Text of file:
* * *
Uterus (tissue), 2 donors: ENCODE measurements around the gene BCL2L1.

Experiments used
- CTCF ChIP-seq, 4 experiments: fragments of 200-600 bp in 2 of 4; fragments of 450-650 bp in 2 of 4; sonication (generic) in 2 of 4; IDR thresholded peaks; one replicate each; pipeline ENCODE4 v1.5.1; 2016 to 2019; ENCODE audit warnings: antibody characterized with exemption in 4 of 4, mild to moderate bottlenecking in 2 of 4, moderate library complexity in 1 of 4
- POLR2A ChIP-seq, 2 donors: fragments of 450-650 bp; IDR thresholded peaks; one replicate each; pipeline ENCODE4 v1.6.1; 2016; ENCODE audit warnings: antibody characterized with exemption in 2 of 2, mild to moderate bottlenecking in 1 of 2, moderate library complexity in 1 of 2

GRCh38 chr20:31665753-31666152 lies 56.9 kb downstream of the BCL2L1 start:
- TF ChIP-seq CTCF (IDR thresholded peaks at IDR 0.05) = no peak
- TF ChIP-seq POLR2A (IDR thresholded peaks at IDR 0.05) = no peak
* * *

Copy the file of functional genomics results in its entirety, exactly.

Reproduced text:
Uterus (tissue), 2 donors: ENCODE measurements around the gene BCL2L1.

Experiments used
- CTCF ChIP-seq, 4 experiments: fragments of 200-600 bp in 2 of 4; fragments of 450-650 bp in 2 of 4; sonication (generic) in 2 of 4; IDR thresholded peaks; one replicate each; pipeline ENCODE4 v1.5.1; 2016 to 2019; ENCODE audit warnings: antibody characterized with exemption in 4 of 4, mild to moderate bottlenecking in 2 of 4, moderate library complexity in 1 of 4
- POLR2A ChIP-seq, 2 donors: fragments of 450-650 bp; IDR thresholded peaks; one replicate each; pipeline ENCODE4 v1.6.1; 2016; ENCODE audit warnings: antibody characterized with exemption in 2 of 2, mild to moderate bottlenecking in 1 of 2, moderate library complexity in 1 of 2

GRCh38 chr20:31665753-31666152 lies 56.9 kb downstream of the BCL2L1 start:
- TF ChIP-seq CTCF (IDR thresholded peaks at IDR 0.05) = no peak
- TF ChIP-seq POLR2A (IDR thresholded peaks at IDR 0.05) = no peak